your-news image

Andrew & Williamson Fresh Produce in San Diego, which grows tomatoes and other products in Baja California, Mexico, during spring, summer and fall and in the Culiacan area of the state of Sinaloa, Mexico, from December through April, will have an overall growth in volume of around 30 percent from Culiacan this year.

The Culiacan product is shipped through an Andrew & Williamson distribution warehouse in Nogales, AZ.

"We are expanding the program fairly significantly," Mark Munger, vice president of marketing, told The Produce News Dec. 22. "Last year, we had actually slowed things down a little bit and focused mainly on Roma tomatoes and cucumbers."

In Baja, round vine-ripes, grape tomatoes and cherry tomatoes are also part of A&W's tomato program, and the company has grown some of those products in Culiacan previously as well. "But we had some quality issues the year previous ... associated with weather and some other factors" and felt that "the best thing to do" for the 2007-08 Nogales season "was focus on those two key items," Romas and cucumbers, he said.

"We had a very successful year last year," Mr. Munger continued. "This year, we have increased our Roma and cucumber acreage by about 15 percent, and we have also now added" to the Culiacan program "the full line" of tomato products A&W grows in Baja.

"We will have, in addition to the cukes and Romas, the vine-ripe rounds, cherry tomatoes and grape tomatoes." Also part of the program are organic Romas and cucumbers. "So we've got the full complement going again, which is going to really increase our volume ... about 30 percent overall," he said.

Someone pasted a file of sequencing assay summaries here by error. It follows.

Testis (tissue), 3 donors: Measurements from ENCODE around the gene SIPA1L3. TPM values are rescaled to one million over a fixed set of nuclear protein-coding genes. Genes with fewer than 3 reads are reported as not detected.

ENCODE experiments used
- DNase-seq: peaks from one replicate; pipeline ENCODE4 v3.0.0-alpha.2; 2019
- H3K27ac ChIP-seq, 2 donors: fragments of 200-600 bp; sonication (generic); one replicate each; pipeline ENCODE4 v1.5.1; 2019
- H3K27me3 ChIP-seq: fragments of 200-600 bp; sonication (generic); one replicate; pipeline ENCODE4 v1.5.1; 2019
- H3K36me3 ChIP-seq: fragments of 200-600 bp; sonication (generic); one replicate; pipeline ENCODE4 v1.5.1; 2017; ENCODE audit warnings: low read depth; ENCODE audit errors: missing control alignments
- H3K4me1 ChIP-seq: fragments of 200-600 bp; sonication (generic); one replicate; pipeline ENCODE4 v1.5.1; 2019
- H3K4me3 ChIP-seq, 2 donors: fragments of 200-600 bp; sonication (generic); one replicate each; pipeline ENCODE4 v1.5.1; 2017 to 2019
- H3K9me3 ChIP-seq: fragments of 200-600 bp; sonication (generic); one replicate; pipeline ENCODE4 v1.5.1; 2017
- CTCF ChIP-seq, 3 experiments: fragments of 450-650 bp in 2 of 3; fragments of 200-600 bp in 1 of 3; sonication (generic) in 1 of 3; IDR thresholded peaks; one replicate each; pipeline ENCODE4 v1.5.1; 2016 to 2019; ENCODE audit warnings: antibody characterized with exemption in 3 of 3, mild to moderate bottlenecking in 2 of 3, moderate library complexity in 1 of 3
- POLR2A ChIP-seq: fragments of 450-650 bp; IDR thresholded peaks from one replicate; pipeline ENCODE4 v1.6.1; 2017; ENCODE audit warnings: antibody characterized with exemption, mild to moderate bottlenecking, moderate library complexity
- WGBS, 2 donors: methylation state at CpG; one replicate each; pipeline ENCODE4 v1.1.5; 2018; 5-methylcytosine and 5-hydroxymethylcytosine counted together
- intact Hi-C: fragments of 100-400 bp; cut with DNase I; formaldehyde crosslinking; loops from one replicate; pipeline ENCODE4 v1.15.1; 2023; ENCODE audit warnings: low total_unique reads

In previous years, A&W has been using a leased distribution facility in Nogales and has been "relying on [the facility's] staff and maybe one or two of our people." This year, the company is operating its own distribution center "fully staffed with our own employees," Mr. Munger said. "We think that is really going to help with quality, consistency and the ease of getting our customers' product on trucks and into the marketplace."

In Culiacan, all of A&W's products are being grown in protected structures. "One hundred percent of our own acreage is in protected shadehouses," Mr. Munger said. In addition, the company is growing some product in leased glass greenhouse facilities. "We've got some long-term leases that we have picked up," he said.

A mixture of technologies is being used in both the greenhouses and shadehouses, Mr. Munger said. A&W is beginning to employ hydroponic production in some of its facilities in all growing areas. In Culiacan, that will amount to 5-10 percent of total shadehouse acreage this year. It is "a much higher percentage over in Baja," he said, but it is "starting to increase" in both areas. The advantage is not having the concern with the development of soilborne pests that can develop in shadehouses when crops are grown "continuously in the same locations" year after year.

A&W has made some modifications to its packing facility in Culiacan that will improve efficiencies and enable the packingline to accommodate the increased volume, Mr. Munger said. Front-end improvements have increased the amount of product that can be put onto the line, and back-end improvements have eliminated some bottlenecks that previously existed, improving both "the speed and accuracy" of the packing process. "Any time you can improve your efficiency and not add any more square footage, it is a good thing," he said.

"Our focus is quality assurance right now," Mr. Munger emphasized. Last year's Nogales deal was "the most successful" yet for A&W, partly because of good weather but also because "we continue to develop a customer-direct base. It is really helping us to move product more efficiently. We go into every day having the majority of our crop already committed to retailers and foodservice operators, so it gives us a tremendously stable business."

He continued, "And because we are working with the end user primarily with the majority of our product, the pressure on us to deliver a very consistent, high-quality pack is very high, so for us it is all about ensuring consistent quality."